Stay up to date.
Stay connected with tips, resources & stories on language access.
For decades, automated phone tree systems have been routing callers. These systems are specifically designed to make handling incoming calls as efficient as possible, but they don't always best serve limited-English proficient (LEP) patients.
Adopting multilingual phone trees into your medical practice could be one of the most important steps to ensure equitable communication for all callers. Take a closer look at multilingual phone trees and how they help with LEP follow-up medical care.
A multilingual phone tree functions just as a standard phone tree with one major caveat: when an LEP patient calls for information, the first person they speak to is an interpreter or automated voice in their own language. Upon placing a call to a care provider, the patient is presented with a language menu so they can choose their preferred language. From here, the call is usually routed to a language services provider, where an interpreter starts the conversation with the patient and brings the provider on the line.
Multilingual phone trees are not a new idea. The Office of Minority Health U.S. Department of Health and Human Services published a patient-centered guide to implementing language access in healthcare in 2005. The guide recommended using multilingual phone trees and voicemail to ensure patients were aware of language access services.
Multiple research efforts have shown that language barriers contribute to significant disparities in terms of patient safety for LEP patients. Additionally, problems with communication are most often the underlying cause of the event. LEP patients face a higher risk of:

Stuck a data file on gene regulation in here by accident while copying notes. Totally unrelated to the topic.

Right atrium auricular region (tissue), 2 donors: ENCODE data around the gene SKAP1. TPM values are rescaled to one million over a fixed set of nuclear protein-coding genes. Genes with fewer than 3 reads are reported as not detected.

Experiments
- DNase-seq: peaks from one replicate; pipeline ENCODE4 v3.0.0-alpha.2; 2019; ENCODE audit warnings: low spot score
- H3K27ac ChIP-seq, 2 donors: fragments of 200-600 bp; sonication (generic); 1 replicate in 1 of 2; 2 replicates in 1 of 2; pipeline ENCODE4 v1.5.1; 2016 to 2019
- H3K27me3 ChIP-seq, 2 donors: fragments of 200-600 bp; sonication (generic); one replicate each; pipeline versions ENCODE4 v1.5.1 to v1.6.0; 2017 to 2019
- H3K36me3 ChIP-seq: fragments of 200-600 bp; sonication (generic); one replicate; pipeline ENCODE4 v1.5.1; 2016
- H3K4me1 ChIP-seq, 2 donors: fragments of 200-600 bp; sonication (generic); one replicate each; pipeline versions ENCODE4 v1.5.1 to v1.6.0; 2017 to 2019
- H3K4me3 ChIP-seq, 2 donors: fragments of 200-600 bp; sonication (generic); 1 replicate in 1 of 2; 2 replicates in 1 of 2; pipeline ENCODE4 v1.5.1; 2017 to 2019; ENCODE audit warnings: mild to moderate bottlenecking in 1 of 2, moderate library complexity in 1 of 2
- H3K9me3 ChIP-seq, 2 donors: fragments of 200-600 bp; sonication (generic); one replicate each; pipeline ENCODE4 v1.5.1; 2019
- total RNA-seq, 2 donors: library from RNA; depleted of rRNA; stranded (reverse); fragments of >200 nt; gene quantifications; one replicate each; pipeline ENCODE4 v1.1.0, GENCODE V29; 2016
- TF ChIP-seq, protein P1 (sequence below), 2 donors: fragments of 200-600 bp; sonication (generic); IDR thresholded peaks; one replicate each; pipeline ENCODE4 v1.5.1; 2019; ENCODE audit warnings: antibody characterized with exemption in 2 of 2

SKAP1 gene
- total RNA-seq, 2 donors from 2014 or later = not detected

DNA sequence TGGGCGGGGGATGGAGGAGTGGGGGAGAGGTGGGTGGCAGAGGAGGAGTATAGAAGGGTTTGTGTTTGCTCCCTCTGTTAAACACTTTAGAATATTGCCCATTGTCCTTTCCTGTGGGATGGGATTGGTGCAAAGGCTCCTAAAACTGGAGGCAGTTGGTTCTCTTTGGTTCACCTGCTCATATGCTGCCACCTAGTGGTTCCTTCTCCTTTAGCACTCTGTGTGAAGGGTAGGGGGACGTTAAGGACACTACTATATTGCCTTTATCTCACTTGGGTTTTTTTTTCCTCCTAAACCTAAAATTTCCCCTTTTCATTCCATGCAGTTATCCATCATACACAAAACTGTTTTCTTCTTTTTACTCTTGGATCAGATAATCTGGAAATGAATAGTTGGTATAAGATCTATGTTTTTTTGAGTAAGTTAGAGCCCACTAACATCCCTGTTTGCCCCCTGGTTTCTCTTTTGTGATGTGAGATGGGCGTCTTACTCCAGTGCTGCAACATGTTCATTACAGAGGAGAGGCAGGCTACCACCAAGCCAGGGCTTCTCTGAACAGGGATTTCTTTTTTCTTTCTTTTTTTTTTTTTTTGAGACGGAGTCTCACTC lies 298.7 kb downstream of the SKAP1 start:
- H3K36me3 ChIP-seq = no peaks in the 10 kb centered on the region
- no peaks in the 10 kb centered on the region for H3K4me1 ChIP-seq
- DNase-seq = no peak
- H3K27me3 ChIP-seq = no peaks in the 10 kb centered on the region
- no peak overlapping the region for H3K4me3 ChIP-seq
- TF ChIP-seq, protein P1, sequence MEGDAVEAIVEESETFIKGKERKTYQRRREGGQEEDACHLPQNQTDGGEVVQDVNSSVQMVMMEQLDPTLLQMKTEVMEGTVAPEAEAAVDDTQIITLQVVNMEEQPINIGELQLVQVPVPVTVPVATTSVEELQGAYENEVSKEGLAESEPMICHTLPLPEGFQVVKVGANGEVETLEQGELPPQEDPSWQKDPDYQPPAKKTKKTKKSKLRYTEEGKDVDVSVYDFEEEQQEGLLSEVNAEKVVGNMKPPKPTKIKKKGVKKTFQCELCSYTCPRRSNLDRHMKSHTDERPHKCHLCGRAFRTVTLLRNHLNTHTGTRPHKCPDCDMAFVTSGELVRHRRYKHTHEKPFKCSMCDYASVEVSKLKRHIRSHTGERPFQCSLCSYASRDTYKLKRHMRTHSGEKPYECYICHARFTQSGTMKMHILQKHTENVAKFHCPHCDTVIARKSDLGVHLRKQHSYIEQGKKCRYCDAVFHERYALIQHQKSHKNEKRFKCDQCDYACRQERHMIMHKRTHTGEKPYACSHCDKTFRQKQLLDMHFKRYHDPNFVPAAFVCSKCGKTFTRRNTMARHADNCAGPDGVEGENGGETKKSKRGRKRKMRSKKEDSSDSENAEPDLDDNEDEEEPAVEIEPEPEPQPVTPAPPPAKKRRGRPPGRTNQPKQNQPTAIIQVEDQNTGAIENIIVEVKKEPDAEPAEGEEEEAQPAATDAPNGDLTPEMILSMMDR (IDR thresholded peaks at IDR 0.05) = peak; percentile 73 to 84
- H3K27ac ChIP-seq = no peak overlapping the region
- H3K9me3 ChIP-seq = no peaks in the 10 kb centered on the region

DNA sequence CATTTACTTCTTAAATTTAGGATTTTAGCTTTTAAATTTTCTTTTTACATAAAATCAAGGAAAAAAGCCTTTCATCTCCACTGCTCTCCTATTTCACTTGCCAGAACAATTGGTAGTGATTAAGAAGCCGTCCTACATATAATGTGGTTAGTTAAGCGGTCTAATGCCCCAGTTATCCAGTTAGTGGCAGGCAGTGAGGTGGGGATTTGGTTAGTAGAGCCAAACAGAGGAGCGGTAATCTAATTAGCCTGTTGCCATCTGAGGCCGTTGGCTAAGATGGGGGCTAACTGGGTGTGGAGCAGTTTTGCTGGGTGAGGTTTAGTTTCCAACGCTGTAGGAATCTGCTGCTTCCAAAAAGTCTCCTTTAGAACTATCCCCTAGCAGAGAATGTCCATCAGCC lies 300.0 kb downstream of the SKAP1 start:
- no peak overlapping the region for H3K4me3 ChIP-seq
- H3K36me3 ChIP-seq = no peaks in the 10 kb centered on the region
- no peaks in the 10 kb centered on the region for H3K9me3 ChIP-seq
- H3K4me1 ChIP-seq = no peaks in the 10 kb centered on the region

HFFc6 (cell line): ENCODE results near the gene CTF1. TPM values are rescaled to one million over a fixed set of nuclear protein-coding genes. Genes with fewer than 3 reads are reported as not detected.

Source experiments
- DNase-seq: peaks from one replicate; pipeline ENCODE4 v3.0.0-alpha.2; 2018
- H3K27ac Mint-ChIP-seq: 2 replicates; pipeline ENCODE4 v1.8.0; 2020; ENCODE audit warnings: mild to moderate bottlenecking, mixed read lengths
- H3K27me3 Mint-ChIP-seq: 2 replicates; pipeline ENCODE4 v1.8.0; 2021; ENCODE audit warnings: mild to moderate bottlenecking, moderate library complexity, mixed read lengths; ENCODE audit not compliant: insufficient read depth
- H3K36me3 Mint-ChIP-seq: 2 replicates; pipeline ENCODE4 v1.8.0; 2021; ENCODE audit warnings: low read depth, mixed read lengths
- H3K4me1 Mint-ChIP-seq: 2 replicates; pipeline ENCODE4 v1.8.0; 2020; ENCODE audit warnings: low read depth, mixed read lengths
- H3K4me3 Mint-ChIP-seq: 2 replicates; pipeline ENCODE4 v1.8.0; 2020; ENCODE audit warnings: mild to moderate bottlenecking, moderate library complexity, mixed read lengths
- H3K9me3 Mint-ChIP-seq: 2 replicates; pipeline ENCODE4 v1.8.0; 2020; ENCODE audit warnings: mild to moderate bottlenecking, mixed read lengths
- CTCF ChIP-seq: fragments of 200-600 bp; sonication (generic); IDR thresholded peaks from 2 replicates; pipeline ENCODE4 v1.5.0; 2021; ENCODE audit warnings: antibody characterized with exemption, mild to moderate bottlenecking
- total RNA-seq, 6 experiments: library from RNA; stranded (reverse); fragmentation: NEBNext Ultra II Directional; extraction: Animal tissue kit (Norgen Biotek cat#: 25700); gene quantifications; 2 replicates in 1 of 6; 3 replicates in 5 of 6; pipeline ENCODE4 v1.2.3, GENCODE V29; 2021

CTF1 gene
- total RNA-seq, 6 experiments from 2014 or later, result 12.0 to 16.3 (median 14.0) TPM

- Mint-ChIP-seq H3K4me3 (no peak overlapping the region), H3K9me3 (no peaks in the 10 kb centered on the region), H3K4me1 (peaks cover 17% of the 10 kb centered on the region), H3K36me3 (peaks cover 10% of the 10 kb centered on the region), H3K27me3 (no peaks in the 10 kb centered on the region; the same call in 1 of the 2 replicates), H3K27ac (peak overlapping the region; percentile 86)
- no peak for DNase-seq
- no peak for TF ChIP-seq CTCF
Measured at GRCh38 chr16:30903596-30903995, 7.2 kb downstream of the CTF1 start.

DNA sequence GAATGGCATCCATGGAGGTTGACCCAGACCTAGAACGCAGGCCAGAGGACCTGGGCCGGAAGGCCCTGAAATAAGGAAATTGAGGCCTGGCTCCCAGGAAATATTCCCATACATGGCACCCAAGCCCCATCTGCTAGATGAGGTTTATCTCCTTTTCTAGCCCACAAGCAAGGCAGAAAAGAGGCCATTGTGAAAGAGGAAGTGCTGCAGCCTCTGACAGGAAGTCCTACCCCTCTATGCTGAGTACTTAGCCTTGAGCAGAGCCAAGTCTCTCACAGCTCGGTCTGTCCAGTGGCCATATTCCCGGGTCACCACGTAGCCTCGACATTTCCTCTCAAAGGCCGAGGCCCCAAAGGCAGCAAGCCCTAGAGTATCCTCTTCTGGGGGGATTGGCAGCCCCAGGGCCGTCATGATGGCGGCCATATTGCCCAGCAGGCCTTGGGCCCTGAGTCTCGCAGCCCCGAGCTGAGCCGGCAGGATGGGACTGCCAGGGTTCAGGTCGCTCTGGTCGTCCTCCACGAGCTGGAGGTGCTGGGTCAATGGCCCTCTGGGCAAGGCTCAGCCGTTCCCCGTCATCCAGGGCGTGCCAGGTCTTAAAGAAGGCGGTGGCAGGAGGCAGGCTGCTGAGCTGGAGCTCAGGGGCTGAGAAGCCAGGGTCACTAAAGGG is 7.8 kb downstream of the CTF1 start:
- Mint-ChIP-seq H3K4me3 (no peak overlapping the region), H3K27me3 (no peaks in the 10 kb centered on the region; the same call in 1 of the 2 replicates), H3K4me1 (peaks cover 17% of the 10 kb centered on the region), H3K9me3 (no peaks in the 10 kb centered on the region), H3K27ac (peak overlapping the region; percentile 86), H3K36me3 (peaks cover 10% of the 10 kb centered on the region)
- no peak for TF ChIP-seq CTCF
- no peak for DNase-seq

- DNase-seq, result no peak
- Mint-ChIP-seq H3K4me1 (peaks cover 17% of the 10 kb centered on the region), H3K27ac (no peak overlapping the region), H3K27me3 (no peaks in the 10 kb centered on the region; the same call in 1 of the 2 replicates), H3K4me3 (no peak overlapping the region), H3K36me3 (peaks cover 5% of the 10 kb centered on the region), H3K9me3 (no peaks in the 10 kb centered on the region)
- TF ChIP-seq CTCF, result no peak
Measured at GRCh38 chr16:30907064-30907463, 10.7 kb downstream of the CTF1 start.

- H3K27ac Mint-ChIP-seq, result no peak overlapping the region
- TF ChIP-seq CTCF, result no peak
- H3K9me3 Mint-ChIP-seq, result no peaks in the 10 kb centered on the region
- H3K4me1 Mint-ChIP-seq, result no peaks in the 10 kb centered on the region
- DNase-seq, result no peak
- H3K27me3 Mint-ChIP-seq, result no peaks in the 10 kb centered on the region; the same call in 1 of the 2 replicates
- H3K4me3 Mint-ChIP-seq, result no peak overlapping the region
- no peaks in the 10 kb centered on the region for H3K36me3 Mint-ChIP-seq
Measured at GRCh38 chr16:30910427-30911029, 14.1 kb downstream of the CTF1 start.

A lot of these risks come along with problems like not understanding discharge instructions, what complications to look for after discharge, or not fully comprehending follow-up care. Even worse, if an LEP patient places a call to a care provider for guidance, they may be faced with a phone tree in a language they don't understand. Unfortunately, this could lead to the patient either hanging up or giving up on getting information altogether.
Multilingual phone trees offer an inclusive line of communication for all patients who try to contact a healthcare organization. LEP patients can already be apprehensive about making contact due to perceived discrimination or anxiety about not being able to communicate with a care provider. This can indeed lead to poor outcomes for already at-risk patients.
Imagine having limited-English comprehension and being recently discharged from the hospital. The provider may have offered language services to support you in-office through a procedure or treatment. However, when you get home, you have a concerning symptom indicating that something is wrong and you need medical advice. You call the provider only to be greeted with an English-speaking voice, routed to different departments repeatedly, and get nowhere. Eventually, you get tired of trying and hang up.
This scenario shows how important a multilingual phone tree could be, even for providers that have an extensive language support system in the office. By contrast, when an LEP patient places a call to a healthcare provider and is greeted by someone who speaks their own language, this enhances the human experience in healthcare and could mean:
GLOBO offers telephone interpreting in more than 430 languages to help medical care providers take the best care of their LEP patients. If you are looking for telephonic language access solutions, reach out to GLOBO to find out what options will work best for your organization.